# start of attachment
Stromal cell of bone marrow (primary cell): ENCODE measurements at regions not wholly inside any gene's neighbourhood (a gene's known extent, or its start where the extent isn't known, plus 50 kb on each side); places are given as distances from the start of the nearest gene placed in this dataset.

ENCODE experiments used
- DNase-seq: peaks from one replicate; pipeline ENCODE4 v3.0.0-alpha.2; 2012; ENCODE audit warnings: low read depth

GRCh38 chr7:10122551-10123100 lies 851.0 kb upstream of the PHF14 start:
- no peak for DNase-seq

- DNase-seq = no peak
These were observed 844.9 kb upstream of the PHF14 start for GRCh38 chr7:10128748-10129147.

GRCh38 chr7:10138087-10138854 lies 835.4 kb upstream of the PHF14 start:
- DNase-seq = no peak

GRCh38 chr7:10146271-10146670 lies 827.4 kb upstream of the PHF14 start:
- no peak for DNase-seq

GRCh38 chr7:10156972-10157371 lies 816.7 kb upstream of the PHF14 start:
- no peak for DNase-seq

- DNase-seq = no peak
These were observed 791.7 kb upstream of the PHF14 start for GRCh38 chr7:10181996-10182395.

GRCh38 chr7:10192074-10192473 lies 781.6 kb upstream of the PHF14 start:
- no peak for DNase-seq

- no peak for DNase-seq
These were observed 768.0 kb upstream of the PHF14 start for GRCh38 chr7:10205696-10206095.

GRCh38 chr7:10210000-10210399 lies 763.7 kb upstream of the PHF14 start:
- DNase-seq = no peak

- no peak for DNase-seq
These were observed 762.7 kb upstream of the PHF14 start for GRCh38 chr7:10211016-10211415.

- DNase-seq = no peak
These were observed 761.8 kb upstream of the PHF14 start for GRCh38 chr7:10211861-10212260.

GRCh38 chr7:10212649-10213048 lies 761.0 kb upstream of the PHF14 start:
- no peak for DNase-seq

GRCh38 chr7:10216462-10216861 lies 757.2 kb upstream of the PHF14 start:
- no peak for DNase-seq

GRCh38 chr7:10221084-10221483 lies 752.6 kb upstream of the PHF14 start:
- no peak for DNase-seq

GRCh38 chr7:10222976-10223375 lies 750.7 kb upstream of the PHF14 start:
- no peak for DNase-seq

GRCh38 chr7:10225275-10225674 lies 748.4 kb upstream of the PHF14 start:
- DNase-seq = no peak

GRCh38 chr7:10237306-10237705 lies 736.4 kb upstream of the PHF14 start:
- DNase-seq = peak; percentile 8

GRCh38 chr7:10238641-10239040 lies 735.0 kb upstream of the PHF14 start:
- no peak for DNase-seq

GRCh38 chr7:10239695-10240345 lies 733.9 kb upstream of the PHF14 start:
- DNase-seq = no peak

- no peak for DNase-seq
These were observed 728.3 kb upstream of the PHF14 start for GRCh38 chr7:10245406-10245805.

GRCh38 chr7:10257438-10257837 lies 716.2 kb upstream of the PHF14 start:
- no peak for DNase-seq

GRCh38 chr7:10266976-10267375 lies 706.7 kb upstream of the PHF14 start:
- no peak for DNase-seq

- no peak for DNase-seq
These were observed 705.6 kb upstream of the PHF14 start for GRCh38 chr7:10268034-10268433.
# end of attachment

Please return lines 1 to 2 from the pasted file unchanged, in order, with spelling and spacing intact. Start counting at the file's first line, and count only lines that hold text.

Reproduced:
Stromal cell of bone marrow (primary cell): ENCODE measurements at regions not wholly inside any gene's neighbourhood (a gene's known extent, or its start where the extent isn't known, plus 50 kb on each side); places are given as distances from the start of the nearest gene placed in this dataset.

ENCODE experiments used